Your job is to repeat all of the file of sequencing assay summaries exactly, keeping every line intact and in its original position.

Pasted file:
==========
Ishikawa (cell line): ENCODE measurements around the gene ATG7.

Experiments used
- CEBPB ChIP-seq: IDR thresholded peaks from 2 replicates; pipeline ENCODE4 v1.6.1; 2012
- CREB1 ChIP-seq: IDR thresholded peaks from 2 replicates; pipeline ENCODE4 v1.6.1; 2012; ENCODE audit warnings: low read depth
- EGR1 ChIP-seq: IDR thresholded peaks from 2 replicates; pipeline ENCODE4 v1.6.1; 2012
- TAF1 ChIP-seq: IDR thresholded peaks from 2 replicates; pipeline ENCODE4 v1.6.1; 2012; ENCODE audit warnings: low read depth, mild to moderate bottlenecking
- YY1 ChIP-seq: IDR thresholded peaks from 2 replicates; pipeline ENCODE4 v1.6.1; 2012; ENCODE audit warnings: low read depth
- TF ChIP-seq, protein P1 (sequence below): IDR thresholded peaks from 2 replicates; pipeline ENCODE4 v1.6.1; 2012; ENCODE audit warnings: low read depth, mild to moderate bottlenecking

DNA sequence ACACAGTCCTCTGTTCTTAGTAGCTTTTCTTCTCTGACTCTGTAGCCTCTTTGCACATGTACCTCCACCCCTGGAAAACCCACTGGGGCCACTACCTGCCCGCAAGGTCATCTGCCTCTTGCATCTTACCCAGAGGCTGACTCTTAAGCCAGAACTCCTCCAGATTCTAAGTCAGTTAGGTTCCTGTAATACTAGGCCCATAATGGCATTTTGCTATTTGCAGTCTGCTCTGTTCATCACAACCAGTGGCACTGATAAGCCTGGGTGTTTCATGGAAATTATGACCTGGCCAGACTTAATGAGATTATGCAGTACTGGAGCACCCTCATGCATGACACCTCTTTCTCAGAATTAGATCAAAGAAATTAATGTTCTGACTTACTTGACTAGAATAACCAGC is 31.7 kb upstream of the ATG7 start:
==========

Ishikawa (cell line): ENCODE measurements around the gene ATG7.

Experiments used
- CEBPB ChIP-seq: IDR thresholded peaks from 2 replicates; pipeline ENCODE4 v1.6.1; 2012
- CREB1 ChIP-seq: IDR thresholded peaks from 2 replicates; pipeline ENCODE4 v1.6.1; 2012; ENCODE audit warnings: low read depth
- EGR1 ChIP-seq: IDR thresholded peaks from 2 replicates; pipeline ENCODE4 v1.6.1; 2012
- TAF1 ChIP-seq: IDR thresholded peaks from 2 replicates; pipeline ENCODE4 v1.6.1; 2012; ENCODE audit warnings: low read depth, mild to moderate bottlenecking
- YY1 ChIP-seq: IDR thresholded peaks from 2 replicates; pipeline ENCODE4 v1.6.1; 2012; ENCODE audit warnings: low read depth
- TF ChIP-seq, protein P1 (sequence below): IDR thresholded peaks from 2 replicates; pipeline ENCODE4 v1.6.1; 2012; ENCODE audit warnings: low read depth, mild to moderate bottlenecking

DNA sequence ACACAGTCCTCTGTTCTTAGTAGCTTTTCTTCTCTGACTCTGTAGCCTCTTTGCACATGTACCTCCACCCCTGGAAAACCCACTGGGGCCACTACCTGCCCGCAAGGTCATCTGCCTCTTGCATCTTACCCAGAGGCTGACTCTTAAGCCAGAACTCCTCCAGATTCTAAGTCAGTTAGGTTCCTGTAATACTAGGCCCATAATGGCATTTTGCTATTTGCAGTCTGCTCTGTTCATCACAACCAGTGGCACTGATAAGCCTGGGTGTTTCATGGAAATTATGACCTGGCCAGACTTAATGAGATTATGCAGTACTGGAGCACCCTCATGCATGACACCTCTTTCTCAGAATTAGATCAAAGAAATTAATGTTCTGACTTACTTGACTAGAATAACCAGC is 31.7 kb upstream of the ATG7 start: